Sukkos is a time for rejoicing, and as such presents an opportunity to appreciate just how important a role happiness plays in the proper education of our children. How do we raise happy children
Entries in simcha (5)
R ’ Amram Muell’s laughter and simcha workshops have earned international acclaim and attract thousands of participants, from Tzfas to Bangkok, from Tel Aviv to Hong Kong and New Delhi.* In a happy interview with Beis Moshiach, R’ Muell explains what lies behind one of the most successful Chabad workshops in the world. * About the difference between simcha and sasson, simcha, gila and rina. * What are medical clowns and what surprised him when he looked up simcha in the dictionary. * Also, Chassidishe tips for a happy life starting in this happy month of Adar
The attribute of simcha, which is something we all want, is accessible. The fact that a Jew feels that it’s hard is an indication that he is on the wrong track, because true simcha is an expression of an inner truth and understanding, traits that are congenital to us. Still, we see that sadness and depression undermine the functioning of thousands of talented and intelligent people and drains the joie-de-vivre out of many others. Why is it so hard for us to attain simcha? * An interview with R’ Shloma Majesky, menahel of Machon Chana, and author of the book, “The Chassidic Approach to Joy.” * Part 2 of 2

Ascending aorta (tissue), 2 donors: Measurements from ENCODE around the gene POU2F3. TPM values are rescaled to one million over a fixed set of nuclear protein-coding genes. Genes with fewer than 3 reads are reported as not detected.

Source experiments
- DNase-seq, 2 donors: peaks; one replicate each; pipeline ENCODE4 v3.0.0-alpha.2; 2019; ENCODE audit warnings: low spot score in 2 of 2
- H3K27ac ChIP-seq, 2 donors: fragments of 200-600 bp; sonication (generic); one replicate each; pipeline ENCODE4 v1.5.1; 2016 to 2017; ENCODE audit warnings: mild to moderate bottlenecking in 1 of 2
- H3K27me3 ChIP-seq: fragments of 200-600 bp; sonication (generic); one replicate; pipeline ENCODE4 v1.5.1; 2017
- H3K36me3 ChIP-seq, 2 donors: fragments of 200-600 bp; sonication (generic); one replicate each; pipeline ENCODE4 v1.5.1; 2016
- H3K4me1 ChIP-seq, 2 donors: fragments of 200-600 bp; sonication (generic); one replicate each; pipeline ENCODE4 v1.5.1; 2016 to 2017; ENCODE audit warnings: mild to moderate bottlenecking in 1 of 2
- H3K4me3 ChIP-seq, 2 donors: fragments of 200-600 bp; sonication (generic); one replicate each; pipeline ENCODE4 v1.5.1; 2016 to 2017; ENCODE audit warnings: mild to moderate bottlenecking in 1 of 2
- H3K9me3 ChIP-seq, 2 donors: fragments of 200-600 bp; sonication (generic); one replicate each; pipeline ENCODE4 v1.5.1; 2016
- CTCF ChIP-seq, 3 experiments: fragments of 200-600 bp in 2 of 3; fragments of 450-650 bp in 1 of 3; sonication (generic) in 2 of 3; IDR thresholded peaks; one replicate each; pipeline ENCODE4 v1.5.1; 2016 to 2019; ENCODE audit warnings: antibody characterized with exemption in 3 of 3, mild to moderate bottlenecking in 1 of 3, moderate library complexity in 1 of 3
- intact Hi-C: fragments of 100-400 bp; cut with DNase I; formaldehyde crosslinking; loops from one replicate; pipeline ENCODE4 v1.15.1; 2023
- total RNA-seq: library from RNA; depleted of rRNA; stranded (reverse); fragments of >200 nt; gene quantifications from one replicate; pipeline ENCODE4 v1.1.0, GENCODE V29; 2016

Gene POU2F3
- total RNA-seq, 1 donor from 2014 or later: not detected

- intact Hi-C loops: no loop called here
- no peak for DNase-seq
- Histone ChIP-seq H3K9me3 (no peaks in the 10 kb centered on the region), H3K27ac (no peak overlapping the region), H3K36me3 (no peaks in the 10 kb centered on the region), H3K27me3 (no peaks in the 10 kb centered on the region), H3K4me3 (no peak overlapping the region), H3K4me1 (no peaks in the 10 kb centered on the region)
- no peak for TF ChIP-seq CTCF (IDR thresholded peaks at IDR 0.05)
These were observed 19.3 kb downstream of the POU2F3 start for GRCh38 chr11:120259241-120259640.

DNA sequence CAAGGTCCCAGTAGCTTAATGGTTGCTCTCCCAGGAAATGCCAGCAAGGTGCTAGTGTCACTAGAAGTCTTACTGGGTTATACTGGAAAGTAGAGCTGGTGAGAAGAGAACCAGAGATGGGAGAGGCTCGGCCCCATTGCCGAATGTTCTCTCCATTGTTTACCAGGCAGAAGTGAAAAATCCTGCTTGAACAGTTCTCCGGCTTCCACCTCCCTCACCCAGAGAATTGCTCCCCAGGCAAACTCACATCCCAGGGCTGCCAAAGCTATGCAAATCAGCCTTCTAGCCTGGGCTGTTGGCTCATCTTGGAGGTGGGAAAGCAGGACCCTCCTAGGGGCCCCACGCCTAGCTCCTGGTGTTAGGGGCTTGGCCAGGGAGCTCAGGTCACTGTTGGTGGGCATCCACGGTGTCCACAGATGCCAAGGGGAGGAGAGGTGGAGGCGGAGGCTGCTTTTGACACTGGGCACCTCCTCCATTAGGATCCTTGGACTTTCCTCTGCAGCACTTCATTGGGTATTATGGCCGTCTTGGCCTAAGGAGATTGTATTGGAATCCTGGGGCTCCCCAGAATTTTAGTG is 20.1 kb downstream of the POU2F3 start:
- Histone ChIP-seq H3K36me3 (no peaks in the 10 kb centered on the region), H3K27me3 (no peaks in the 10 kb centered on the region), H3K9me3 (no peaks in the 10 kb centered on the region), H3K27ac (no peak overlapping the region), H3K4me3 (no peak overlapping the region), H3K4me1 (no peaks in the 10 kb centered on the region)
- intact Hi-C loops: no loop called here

The attribute of simcha, which is something we all want, is accessible. The fact that a Jew feels that it’s hard is an indication that he is on the wrong track, because true simcha is an expression of an inner truth and understanding, traits that are implanted in us all.
Joy is central to Judaism. We are commanded to serve G-d with joy at all times. This is particularly true during the Jewish Holidays, when we are commanded to show our joy more demonstrably, as it states in this week’s parsha with respect to the Festival of Sukkos: “You shall rejoice on your festival…”